Trade and “Free Trade” Development in the Last Fifty Years Undoubtedly, the current global economic order is mainly based on the “free trade” regime. This economic order is characterized by the increasingly unhampered flow of products and goods across national and regional borders.
Arguably, the dominance of the “free trade” regime is the inevitable result of major economic policy developments and trends in the last fifty years, which include the freeing of many economies from trade restrictions through national economic policy, the action of Bretton Woods institutions, the formation of trading blocs, and lastly, the establishment of a global supply chain to support trading activities.
One of the most important factors which contributed to the realization of the free trade agenda was the shift from protectionism to liberalization in many countries’ national development policies. For many countries, the adoption of economic liberalization was necessary for bankrolling economic growth, spurring employment, and reducing poverty levels (Shiner 2008).
This opened up many economies to unrestricted trade activities and allowed other countries to export both capital and goods into previously untapped foreign markets. Developed economies, particularly the United States, have espoused the liberal agenda since it gave them the ability to export surplus capital and goods, which was necessary to continue their economic growth.
In many countries, the shift towards a free trade regime was supported and reinforced by Bretton Woods institutions such as the World Bank and the International Monetary Fund (IMF), which specified the adoption of economic liberalization policies through its structural adjustment programs (SAPs). These institutions used the level of implementation of SAPs in developing countries in evaluating a country’s ability to pay its loan commitments to the banks.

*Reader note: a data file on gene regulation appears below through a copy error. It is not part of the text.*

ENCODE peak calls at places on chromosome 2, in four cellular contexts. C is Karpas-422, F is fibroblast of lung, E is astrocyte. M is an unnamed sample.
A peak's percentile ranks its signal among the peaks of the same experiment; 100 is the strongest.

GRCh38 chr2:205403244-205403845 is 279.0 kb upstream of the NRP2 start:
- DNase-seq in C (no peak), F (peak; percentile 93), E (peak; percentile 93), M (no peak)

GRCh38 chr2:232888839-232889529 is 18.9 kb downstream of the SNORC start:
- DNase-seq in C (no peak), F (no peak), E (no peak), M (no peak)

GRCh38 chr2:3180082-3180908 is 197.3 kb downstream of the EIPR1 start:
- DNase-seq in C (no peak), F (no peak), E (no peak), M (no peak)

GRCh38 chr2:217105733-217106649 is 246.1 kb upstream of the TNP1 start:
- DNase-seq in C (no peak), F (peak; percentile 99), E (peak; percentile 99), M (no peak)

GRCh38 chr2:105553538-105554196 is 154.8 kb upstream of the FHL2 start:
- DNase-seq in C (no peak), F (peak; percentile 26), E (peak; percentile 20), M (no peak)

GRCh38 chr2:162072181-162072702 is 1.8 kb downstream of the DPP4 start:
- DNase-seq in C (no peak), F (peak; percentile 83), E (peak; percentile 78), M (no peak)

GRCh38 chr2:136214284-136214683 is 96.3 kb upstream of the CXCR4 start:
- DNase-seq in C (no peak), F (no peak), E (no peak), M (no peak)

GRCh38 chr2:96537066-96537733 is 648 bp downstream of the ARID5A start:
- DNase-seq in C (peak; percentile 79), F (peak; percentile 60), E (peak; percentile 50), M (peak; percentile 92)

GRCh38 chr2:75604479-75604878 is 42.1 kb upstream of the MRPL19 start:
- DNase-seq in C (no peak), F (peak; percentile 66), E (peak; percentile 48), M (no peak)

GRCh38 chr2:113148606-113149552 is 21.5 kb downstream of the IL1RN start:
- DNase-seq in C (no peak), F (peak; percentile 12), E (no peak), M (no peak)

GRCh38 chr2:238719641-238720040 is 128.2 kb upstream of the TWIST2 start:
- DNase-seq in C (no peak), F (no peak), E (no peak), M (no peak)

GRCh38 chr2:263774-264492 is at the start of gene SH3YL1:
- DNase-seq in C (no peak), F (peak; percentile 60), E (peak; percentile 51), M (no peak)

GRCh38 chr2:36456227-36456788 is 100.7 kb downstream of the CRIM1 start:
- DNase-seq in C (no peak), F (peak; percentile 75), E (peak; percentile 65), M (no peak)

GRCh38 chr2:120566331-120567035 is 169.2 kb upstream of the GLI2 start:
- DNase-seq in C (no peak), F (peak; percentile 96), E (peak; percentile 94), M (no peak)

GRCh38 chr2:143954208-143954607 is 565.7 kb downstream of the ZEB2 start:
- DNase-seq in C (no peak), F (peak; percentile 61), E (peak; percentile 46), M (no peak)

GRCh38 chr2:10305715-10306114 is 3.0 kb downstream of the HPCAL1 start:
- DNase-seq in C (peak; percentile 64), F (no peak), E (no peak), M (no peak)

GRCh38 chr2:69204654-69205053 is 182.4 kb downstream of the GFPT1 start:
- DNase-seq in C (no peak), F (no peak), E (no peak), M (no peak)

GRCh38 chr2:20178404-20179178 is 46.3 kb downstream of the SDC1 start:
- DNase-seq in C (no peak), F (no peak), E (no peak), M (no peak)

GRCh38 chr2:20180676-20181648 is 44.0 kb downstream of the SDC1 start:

Consequently, the World Bank and the IMF had an indirect influence on the adoption of national development programs and legislation that favored the dismantling of trade barriers and ensuring an environment that was conducive for trade and business expansion.
Another important factor which supported the growth of the free trade regime was the formation of continental and regional trading blocs such as the NAFTA, European Union (EU), Association of Southeast Asian Nations, and the Latin American Free Trade Association from 1960 onwards (Frankel, et. al., 1994, p. 1). Through these organizations, countries enter into agreements that support the increased trade between regional partners through the elimination of trade barriers and the facilitation of the unimpeded flow of goods between countries and regions.
Hence, the formation of continental and regional trading blocs broke down the traditional blocks to trade in the form of reduced tariffs and transportation costs within countries that were signatories to free trade agreements or FTAs made under the auspices of regional and continental formations.
Unsurprisingly, the lack of trade barriers resulting from the liberalization of majority of the world’s economies and technological developments led to the creation of a global supply chain and logistics system, wherein businesses could easily source out raw materials, labor, and other products from multiple markets at a lesser cost and reduced risks or to supply such products to markets integrated with the global economy. Hence, there has been unprecedented growth in the flow of products and goods within the global supply chain, wherein businesses are not limited to their domestic markets but have the option to operate on a global level.
Thus, the complementary actions of national governments, Bretton Woods institutions, and trading blocs helped usher in an era of increased and almost unimpeded trade activities. These developments were also reinforced by the creation of a global supply chain and logistics system which enabled the cheaper and faster flow of capital and goods from one economy into another.
Frankel, J., Stein, E., & S. Wei (1994). Trading blocs and the Americas: the natural, the unnatural, and the super-natural. 1994 U.C. Berkeley CIDER Working Paper. Retrieved October 24, 2008 from http://ksghome.harvard.edu/jfrankel/CARACJDE.10.pdf
Shiner, J. (2008). U.S. Transformational economic policy: linking trade, growth, development. eJournalUSA. Retrieved October 24, 2008 from http://www.america.gov/st/econ-english/2008/June/20080608093002xjyrreP0.8731653.